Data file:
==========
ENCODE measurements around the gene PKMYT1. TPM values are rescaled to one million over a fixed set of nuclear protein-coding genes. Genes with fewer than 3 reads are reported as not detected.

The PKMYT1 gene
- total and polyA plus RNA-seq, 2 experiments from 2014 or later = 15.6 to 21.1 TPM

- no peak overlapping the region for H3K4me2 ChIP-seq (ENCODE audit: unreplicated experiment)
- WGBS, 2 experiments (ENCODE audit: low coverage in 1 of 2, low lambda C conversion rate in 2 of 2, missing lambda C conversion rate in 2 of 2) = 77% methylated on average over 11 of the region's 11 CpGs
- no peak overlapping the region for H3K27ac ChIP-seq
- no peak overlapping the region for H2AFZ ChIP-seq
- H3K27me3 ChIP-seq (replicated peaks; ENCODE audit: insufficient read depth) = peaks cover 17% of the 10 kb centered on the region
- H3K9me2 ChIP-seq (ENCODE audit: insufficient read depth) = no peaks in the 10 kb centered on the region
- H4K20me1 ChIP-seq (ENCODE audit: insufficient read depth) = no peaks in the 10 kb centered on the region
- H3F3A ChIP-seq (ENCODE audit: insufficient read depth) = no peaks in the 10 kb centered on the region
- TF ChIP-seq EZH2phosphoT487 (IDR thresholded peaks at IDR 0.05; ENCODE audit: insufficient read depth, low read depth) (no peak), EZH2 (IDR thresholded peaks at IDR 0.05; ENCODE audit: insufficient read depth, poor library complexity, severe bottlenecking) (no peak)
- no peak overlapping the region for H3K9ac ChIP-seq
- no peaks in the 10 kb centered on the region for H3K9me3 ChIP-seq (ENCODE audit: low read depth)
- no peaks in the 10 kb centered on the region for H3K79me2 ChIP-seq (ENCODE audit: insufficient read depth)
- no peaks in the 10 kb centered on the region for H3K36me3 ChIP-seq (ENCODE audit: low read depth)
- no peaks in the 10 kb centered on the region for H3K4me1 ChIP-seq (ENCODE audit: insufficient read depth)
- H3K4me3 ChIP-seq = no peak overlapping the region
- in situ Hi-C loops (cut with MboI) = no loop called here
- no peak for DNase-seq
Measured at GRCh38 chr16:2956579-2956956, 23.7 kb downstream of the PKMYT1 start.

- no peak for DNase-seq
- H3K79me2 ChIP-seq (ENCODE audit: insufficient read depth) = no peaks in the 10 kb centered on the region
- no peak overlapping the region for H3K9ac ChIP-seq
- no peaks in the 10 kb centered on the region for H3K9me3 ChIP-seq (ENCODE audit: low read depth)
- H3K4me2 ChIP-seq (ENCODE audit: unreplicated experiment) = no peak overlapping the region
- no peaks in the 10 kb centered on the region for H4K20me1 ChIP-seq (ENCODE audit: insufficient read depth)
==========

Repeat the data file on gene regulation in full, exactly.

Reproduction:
ENCODE measurements around the gene PKMYT1. TPM values are rescaled to one million over a fixed set of nuclear protein-coding genes. Genes with fewer than 3 reads are reported as not detected.

The PKMYT1 gene
- total and polyA plus RNA-seq, 2 experiments from 2014 or later = 15.6 to 21.1 TPM

- no peak overlapping the region for H3K4me2 ChIP-seq (ENCODE audit: unreplicated experiment)
- WGBS, 2 experiments (ENCODE audit: low coverage in 1 of 2, low lambda C conversion rate in 2 of 2, missing lambda C conversion rate in 2 of 2) = 77% methylated on average over 11 of the region's 11 CpGs
- no peak overlapping the region for H3K27ac ChIP-seq
- no peak overlapping the region for H2AFZ ChIP-seq
- H3K27me3 ChIP-seq (replicated peaks; ENCODE audit: insufficient read depth) = peaks cover 17% of the 10 kb centered on the region
- H3K9me2 ChIP-seq (ENCODE audit: insufficient read depth) = no peaks in the 10 kb centered on the region
- H4K20me1 ChIP-seq (ENCODE audit: insufficient read depth) = no peaks in the 10 kb centered on the region
- H3F3A ChIP-seq (ENCODE audit: insufficient read depth) = no peaks in the 10 kb centered on the region
- TF ChIP-seq EZH2phosphoT487 (IDR thresholded peaks at IDR 0.05; ENCODE audit: insufficient read depth, low read depth) (no peak), EZH2 (IDR thresholded peaks at IDR 0.05; ENCODE audit: insufficient read depth, poor library complexity, severe bottlenecking) (no peak)
- no peak overlapping the region for H3K9ac ChIP-seq
- no peaks in the 10 kb centered on the region for H3K9me3 ChIP-seq (ENCODE audit: low read depth)
- no peaks in the 10 kb centered on the region for H3K79me2 ChIP-seq (ENCODE audit: insufficient read depth)
- no peaks in the 10 kb centered on the region for H3K36me3 ChIP-seq (ENCODE audit: low read depth)
- no peaks in the 10 kb centered on the region for H3K4me1 ChIP-seq (ENCODE audit: insufficient read depth)
- H3K4me3 ChIP-seq = no peak overlapping the region
- in situ Hi-C loops (cut with MboI) = no loop called here
- no peak for DNase-seq
Measured at GRCh38 chr16:2956579-2956956, 23.7 kb downstream of the PKMYT1 start.

- no peak for DNase-seq
- H3K79me2 ChIP-seq (ENCODE audit: insufficient read depth) = no peaks in the 10 kb centered on the region
- no peak overlapping the region for H3K9ac ChIP-seq
- no peaks in the 10 kb centered on the region for H3K9me3 ChIP-seq (ENCODE audit: low read depth)
- H3K4me2 ChIP-seq (ENCODE audit: unreplicated experiment) = no peak overlapping the region
- no peaks in the 10 kb centered on the region for H4K20me1 ChIP-seq (ENCODE audit: insufficient read depth)